Saturday, September 26, 2009

Wallpaper and Nails

One of the joys of rehabbing an old house is uncovering what was done by those who came before. In painting a small bedroom we found three different papers on the wall. Actually all of these were hidden under a fourth wall paper -- a solid rattan kind of paper. That paper had been painted over in green and then tan.

I think there should be a rule that prohibits more than three layers of wallpaper. Kind of like a roof. If you get to three layers of wallpaper, you have to tear it all off and start new.

We also found some square cut nails. Very cool stuff. These old nails didn't have the pointy ends of newer wire nails. Can't imagine hammering these blunt metal things into wood all day.

7 comments:

Petrea said...

It must be a special old house. Are you doing the work yourself or have you hired someone who specializes in older homes? We want to do some work on ours but are hesitant to use just anybody, and we're not exactly tool-savvy.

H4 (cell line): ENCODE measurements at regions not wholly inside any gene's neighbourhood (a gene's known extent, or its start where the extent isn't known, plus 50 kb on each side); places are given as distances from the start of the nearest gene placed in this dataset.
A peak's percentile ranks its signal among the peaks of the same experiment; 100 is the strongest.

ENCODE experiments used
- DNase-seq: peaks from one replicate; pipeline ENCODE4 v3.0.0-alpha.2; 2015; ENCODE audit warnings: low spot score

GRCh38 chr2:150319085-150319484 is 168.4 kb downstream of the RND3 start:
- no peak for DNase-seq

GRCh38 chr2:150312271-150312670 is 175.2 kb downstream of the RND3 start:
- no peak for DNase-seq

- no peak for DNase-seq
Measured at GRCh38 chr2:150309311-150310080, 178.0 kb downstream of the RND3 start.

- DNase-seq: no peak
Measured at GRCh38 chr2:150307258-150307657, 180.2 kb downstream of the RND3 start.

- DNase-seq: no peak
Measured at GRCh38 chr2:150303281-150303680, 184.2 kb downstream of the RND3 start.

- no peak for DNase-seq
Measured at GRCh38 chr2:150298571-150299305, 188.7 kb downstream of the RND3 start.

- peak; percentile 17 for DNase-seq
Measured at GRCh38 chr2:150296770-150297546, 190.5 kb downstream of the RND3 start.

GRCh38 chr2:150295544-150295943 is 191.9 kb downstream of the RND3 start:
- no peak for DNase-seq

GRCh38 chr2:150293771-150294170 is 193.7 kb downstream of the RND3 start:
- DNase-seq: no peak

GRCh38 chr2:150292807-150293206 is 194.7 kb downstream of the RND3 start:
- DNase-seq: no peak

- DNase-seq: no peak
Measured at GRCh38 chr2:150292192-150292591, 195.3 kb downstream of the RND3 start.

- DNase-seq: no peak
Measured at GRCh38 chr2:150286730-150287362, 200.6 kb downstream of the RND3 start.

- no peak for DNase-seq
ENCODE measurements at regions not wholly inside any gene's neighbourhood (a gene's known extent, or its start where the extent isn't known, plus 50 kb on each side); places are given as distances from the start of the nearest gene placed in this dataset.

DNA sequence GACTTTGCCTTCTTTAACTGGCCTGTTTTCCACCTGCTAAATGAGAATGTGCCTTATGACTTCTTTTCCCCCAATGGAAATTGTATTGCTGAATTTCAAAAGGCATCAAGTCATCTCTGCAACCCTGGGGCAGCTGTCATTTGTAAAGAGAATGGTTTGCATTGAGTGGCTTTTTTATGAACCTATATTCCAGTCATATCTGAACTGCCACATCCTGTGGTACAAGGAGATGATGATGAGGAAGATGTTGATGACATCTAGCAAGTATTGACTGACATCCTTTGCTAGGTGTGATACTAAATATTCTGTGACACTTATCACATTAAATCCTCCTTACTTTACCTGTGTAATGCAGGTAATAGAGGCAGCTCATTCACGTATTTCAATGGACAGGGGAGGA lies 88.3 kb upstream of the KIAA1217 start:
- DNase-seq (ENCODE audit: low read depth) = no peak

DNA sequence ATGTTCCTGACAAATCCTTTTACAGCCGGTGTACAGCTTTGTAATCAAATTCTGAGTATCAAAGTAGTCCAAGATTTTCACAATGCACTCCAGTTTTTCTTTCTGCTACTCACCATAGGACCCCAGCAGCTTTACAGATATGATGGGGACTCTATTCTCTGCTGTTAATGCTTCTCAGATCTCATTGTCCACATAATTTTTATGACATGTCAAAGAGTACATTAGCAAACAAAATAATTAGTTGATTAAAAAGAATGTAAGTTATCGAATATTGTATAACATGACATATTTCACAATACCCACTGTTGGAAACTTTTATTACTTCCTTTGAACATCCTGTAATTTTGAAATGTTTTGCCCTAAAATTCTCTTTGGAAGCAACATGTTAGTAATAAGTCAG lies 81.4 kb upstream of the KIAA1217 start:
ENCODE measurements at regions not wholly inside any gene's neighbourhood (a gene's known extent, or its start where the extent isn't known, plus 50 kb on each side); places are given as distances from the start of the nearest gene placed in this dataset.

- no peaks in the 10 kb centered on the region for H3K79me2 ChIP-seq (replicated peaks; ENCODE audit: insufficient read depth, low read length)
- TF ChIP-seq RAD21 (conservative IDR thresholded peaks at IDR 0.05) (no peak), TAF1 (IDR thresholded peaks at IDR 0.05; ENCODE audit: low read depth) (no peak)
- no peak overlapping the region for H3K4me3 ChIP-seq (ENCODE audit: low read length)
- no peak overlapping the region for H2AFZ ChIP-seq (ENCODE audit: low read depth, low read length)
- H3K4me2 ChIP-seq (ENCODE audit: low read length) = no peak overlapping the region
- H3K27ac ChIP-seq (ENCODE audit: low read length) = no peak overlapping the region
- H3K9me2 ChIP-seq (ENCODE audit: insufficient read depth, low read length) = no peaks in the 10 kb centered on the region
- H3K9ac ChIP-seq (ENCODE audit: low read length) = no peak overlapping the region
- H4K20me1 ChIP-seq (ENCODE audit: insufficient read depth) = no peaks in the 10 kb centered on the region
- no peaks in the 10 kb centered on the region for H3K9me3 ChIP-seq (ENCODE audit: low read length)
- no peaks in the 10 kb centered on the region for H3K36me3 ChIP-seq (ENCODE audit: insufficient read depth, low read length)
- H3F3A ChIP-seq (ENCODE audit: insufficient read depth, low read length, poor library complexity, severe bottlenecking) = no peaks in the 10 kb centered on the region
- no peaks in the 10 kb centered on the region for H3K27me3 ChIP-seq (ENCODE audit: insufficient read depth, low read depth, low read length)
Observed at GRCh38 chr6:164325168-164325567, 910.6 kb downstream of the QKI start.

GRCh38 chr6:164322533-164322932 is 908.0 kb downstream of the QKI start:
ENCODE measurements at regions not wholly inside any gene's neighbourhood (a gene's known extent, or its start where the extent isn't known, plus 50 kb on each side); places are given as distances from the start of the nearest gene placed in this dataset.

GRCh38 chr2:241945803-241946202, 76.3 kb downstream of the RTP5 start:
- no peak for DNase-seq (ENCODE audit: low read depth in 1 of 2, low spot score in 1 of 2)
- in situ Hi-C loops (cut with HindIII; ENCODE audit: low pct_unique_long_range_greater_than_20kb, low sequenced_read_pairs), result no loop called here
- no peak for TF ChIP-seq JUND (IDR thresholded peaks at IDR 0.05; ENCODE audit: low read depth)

Michael Coppess said...

Thanks Petrea. We do some of the work, but leave the difficult or precise type of stuff to others. This is our third Pasadena home project. One day we will hopefully get to live in a completely redone house.

altadenahiker said...

The one on the far right almost looks like fabric. Is that the oldest?

Michael Coppess said...

Hi Hiker: Actually the papers on the left are both fabric based and were under the purple designed paper on the right. All old stuff.

Mrs. EastofAllen said...

By the way, the piece on the far right is a border pattern that seemed to be installed at the same time as the center one.

altadenahiker said...

Thank you MEOA. Show us the whole room when you're done.

Mrs. EastofAllen said...

Actually, I misspoke. The piece on the LEFT is the border that seemed to be placed at the same time as the center item.

These were in an attic room. We removed what appeared to be a closet in order to expand a pint-sized bedroom for our no-longer-pint-sized daughter.

I suspect these papers were placed in the 1940s. This house had been neglected for a couple of decades by then. A family bought it and rehabbed it.